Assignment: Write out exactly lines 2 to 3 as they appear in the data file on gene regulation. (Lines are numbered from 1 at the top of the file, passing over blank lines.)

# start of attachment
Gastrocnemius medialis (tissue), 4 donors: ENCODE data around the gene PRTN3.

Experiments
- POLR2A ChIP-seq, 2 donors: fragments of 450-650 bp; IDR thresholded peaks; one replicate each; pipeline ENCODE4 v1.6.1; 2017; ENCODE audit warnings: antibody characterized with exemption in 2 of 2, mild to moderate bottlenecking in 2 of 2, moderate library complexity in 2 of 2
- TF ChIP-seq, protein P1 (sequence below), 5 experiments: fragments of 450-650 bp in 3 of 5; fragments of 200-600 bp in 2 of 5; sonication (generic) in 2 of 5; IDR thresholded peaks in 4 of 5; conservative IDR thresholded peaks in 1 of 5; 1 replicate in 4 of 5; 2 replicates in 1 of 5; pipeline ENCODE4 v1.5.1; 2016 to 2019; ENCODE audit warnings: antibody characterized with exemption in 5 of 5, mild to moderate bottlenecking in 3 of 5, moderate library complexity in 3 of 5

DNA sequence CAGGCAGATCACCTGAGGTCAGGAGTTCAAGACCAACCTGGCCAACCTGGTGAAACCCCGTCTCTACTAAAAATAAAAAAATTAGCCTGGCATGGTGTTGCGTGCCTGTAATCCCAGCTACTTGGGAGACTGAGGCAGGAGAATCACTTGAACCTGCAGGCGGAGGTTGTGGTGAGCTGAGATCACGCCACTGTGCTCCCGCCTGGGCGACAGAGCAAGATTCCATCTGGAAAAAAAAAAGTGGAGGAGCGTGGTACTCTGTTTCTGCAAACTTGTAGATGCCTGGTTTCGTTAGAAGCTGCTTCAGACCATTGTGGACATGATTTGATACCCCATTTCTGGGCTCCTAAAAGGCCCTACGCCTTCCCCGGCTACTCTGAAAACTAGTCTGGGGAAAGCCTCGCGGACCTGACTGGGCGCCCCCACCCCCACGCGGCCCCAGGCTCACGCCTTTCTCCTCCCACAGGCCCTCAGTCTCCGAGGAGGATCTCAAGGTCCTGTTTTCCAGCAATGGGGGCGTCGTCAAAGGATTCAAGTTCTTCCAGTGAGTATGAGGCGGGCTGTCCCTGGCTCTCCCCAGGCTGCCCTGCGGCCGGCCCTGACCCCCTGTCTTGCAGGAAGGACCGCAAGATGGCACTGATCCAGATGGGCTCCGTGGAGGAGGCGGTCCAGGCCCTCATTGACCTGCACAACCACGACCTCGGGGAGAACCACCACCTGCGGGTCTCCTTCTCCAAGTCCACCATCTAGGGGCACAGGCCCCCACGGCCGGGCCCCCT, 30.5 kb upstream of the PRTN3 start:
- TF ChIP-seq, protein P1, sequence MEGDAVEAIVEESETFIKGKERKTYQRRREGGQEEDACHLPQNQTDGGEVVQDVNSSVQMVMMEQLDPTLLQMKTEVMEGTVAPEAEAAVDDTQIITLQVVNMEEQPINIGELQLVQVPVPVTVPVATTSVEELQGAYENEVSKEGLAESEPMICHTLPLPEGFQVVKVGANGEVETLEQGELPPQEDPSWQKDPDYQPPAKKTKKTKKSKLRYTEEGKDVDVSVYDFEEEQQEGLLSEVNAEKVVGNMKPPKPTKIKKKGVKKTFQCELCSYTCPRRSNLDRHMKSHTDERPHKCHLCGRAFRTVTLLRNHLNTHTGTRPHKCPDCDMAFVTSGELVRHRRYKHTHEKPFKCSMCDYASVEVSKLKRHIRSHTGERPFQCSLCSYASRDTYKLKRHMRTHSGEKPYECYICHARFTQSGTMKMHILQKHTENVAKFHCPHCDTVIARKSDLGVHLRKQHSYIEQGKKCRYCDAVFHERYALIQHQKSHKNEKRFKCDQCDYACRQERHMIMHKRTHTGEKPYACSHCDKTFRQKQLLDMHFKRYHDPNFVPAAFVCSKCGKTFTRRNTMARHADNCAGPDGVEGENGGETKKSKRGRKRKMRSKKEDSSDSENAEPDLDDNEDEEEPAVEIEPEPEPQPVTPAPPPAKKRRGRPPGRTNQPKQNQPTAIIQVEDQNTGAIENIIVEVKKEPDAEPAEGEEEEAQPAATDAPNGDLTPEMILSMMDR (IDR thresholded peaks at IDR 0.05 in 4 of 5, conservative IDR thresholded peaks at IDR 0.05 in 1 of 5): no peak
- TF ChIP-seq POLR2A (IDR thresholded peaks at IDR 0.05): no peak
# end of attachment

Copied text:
Experiments
- POLR2A ChIP-seq, 2 donors: fragments of 450-650 bp; IDR thresholded peaks; one replicate each; pipeline ENCODE4 v1.6.1; 2017; ENCODE audit warnings: antibody characterized with exemption in 2 of 2, mild to moderate bottlenecking in 2 of 2, moderate library complexity in 2 of 2